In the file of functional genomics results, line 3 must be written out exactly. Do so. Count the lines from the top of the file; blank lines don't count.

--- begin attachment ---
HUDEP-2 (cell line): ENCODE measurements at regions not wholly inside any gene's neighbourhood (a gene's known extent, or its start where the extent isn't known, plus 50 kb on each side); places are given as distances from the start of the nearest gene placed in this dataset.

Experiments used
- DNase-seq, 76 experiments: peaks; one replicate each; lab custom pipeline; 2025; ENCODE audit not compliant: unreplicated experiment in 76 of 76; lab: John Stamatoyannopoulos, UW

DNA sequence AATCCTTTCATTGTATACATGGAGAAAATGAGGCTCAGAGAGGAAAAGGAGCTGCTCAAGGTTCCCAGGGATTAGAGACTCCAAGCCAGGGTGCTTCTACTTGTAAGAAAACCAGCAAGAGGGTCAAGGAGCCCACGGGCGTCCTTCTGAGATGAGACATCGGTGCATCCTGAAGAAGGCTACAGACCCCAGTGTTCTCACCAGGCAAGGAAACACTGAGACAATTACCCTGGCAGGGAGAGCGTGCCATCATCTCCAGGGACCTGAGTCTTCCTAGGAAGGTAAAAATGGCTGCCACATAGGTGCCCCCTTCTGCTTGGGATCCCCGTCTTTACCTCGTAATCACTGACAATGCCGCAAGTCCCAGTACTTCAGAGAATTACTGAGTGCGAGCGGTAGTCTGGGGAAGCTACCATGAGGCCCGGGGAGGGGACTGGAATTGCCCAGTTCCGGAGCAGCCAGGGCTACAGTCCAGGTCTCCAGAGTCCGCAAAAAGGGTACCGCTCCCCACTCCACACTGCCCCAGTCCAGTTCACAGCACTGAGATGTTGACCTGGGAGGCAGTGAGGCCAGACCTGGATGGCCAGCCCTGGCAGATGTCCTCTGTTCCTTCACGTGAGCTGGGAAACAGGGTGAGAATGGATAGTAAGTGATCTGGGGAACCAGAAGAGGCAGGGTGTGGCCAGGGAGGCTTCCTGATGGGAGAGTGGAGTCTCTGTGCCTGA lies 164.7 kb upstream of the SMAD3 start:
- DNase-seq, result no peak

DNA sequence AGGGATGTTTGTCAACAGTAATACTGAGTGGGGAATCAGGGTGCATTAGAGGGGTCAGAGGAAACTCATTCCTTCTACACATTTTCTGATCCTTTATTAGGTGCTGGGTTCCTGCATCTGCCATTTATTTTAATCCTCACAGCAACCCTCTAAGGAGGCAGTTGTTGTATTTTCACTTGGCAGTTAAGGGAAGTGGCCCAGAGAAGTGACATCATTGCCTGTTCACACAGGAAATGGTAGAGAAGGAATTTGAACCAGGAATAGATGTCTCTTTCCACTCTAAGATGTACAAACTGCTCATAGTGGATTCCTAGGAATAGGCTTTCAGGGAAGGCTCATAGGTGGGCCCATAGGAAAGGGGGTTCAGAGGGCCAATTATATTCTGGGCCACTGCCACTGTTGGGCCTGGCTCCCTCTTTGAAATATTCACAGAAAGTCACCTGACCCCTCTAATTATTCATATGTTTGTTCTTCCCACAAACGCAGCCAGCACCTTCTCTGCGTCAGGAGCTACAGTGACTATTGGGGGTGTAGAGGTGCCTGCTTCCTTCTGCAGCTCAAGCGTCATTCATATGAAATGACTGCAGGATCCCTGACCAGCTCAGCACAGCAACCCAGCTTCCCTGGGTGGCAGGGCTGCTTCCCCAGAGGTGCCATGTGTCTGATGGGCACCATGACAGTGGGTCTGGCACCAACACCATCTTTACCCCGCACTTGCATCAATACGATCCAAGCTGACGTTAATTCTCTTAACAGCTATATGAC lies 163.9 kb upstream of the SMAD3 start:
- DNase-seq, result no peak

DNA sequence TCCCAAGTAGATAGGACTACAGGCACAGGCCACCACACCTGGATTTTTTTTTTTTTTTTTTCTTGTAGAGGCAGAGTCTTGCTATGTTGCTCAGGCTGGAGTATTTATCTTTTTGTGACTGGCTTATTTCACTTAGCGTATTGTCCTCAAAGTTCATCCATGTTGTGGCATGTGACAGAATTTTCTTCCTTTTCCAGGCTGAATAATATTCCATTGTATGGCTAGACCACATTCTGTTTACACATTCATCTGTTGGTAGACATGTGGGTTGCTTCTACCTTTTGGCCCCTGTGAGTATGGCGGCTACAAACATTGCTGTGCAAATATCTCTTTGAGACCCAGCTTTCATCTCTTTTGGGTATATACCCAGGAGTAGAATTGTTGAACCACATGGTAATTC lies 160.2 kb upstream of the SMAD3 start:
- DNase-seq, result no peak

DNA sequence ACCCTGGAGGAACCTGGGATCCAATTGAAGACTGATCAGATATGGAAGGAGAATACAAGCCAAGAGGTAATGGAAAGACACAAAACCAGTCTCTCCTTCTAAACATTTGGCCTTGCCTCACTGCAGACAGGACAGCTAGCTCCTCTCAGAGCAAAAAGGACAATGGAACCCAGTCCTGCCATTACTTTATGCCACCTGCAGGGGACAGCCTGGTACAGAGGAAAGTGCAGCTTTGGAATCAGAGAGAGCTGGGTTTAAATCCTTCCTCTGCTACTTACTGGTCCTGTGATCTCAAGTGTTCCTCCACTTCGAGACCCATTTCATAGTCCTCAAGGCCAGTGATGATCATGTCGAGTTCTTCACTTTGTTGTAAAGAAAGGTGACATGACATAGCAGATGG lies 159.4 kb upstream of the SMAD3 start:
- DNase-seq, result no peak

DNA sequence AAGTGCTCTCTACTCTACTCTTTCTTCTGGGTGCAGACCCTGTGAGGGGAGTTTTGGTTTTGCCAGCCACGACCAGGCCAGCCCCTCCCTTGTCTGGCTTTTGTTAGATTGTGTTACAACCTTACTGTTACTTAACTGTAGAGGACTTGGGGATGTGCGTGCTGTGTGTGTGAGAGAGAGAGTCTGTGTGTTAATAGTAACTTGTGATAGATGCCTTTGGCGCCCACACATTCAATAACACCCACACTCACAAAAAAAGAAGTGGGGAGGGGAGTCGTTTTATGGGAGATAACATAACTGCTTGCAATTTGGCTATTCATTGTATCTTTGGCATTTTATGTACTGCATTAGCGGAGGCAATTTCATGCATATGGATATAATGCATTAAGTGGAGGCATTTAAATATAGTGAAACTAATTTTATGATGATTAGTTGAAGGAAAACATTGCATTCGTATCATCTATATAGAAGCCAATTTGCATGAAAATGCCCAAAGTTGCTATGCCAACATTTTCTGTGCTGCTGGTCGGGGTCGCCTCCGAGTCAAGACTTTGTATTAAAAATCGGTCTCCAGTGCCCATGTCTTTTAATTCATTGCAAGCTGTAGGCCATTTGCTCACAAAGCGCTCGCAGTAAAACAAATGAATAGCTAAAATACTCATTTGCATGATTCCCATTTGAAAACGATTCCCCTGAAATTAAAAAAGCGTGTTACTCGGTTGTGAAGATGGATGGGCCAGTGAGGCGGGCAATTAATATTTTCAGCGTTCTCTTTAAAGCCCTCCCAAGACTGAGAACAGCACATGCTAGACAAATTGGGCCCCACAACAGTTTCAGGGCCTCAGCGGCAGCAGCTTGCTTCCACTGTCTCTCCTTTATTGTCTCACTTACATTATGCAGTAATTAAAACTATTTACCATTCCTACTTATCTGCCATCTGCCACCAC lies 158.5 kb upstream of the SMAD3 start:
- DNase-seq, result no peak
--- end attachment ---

- DNase-seq, 76 experiments: peaks; one replicate each; lab custom pipeline; 2025; ENCODE audit not compliant: unreplicated experiment in 76 of 76; lab: John Stamatoyannopoulos, UW